The AVR-X2700H is the entry-level model of Denon’s forthcoming 2020 X-Series, therefore it features a stripped-down version of Audyssey’s speaker calibration technology. Still, a few little adjustments to the levels on the MultEQ XT readings are all that’s needed to get us completely satisfied with the arrangement. In case you still can’t decide, you have the option of switching between two different Audyssey measuring profiles.

The receiver has a confident tone if we had to use only one word to characterize it. During the space dogfight in Guardians of the Galaxy Vol. 2, the AVR-X2700H doesn’t try too hard to impress, like a slightly weak budget amp could. Instead, it relies on subtler effects, such as deep bass from the subwoofer and powerful blasts from the front pair.

It’s superior in size and refinement. Its authority is even higher than that of the previous year’s model, and it is never forced in any way. Whenever activated, our 7.2 system’s two subwoofers rumble with authority, yet they never obscure the soundtrack’s audio or the clarity of the actors’ dialogue or the surround effects.

A pleasant and productive listening experience. This Denon never skips a beat, no matter how fast-paced the action becomes. It does an excellent job of coordinating the laser fire from one speaker to the next and, regardless of the setting, manages to evoke a genuine sense of location.

Dolby’s processing technique allows for virtualized height effects, providing that extra dimension. Even if it reveals more, you don’t gain as much as you might think. We favor the less-processed ‘Direct’ option, but recognize that the trade-off may be appropriate for particular audiences and types of information.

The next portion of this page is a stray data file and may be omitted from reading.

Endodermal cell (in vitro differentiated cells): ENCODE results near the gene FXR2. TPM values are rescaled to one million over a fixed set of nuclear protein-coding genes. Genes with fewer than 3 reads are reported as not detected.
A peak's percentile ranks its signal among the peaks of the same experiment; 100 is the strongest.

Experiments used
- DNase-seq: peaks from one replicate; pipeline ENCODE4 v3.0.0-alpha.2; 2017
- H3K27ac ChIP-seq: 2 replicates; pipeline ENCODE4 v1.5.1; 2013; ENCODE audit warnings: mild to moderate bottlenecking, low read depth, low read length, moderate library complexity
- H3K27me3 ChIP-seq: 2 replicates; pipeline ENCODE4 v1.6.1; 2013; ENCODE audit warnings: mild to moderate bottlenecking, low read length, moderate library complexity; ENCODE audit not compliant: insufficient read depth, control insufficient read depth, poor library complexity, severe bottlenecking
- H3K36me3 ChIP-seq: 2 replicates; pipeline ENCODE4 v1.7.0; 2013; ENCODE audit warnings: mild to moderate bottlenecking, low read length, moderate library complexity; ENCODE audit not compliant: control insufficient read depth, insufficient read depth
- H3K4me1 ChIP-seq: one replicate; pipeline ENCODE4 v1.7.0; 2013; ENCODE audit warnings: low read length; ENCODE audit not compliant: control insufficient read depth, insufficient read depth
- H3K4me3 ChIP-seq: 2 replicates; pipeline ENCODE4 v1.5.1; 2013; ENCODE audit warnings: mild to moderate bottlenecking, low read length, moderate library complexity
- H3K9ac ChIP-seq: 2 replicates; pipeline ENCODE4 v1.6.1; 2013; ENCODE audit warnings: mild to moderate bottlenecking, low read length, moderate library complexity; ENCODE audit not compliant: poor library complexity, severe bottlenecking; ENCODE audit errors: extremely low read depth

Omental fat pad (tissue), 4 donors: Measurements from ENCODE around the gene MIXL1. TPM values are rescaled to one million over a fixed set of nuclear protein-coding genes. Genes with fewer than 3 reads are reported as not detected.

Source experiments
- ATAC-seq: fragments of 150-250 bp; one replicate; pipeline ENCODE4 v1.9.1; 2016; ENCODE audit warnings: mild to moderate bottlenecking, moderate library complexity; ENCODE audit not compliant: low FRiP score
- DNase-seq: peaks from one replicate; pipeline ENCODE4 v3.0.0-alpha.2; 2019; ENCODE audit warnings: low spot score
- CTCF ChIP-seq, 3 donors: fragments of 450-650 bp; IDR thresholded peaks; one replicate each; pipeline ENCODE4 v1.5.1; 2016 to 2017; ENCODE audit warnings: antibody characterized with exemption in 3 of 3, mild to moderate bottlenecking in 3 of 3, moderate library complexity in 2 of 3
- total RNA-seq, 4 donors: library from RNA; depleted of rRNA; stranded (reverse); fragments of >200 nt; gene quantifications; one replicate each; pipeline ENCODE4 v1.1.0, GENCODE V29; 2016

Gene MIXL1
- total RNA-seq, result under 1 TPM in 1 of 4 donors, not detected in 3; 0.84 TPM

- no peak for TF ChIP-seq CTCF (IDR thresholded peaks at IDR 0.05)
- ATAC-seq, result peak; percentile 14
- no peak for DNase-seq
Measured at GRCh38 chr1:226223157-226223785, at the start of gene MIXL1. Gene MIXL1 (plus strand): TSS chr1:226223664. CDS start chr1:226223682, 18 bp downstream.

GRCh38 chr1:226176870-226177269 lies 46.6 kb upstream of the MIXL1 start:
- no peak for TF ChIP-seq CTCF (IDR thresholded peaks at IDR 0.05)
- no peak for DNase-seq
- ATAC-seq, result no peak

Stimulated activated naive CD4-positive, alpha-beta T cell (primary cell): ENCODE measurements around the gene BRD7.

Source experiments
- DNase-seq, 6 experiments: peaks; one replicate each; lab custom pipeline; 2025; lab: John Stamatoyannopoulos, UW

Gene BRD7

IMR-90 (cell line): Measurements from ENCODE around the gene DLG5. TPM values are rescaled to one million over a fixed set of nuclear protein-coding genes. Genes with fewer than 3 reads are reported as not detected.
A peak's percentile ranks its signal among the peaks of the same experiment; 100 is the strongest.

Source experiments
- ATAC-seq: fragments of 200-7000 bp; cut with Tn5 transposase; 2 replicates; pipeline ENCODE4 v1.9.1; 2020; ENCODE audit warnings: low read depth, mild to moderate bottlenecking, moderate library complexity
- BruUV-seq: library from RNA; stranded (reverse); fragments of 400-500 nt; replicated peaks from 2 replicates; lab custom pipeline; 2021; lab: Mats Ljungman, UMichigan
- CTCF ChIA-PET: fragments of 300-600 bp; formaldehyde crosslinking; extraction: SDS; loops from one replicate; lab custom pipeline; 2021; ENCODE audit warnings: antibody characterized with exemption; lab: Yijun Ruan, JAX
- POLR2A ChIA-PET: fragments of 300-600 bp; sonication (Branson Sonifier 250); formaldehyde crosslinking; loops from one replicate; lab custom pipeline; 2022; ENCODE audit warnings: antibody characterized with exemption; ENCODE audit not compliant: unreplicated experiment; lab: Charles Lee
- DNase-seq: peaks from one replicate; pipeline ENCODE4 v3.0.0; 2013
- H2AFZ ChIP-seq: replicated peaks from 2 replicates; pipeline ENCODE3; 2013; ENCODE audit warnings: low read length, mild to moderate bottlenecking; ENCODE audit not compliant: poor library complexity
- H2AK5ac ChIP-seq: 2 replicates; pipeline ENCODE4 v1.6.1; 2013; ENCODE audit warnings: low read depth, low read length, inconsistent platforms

Wonderful descriptions of bottles, cans, and newspapers flying out of the glove box, the roar of the engine, and the maddening ringing of the railway crossing bell are followed by the silence of the night and the chirping of cicadas.

While listening to the Talking Heads’ concert DVD Stop Making Sense, we found that the AVR-X2700H was equally as musically talented. David Byrne plays Heaven on top of Tina Weymouth’s tight, fuzzy bass, with the acoustic guitar strings clean and clipped and featuring a brilliantly textured, jangling to the strings.

Even in slower tracks like this, the listener can feel the music’s forward motion. Even though it can’t hold its own musically against even a cheap stereo amplifier, we find listening to this AVR so relaxing that it’s hard to pull ourselves away long enough to tell you how much we like it.

Final thoughts

Denon has scored an amazing victory. It’s true that you can find cheaper AVRs elsewhere, but they simply can’t compare to this one in terms of quality. Despite its low cost, it provides a cinematic listening experience that is reminiscent of going to the movies, thanks to its refined approach and impeccable timing.

Sound quality has been significantly upgraded over the previous model, even if the 8K passthrough and next-gen gaming features are getting all the attention. Denon’s engineers have done it again, and the AVR-improved X2700H’s accessibility and versatility make it our top recommendation.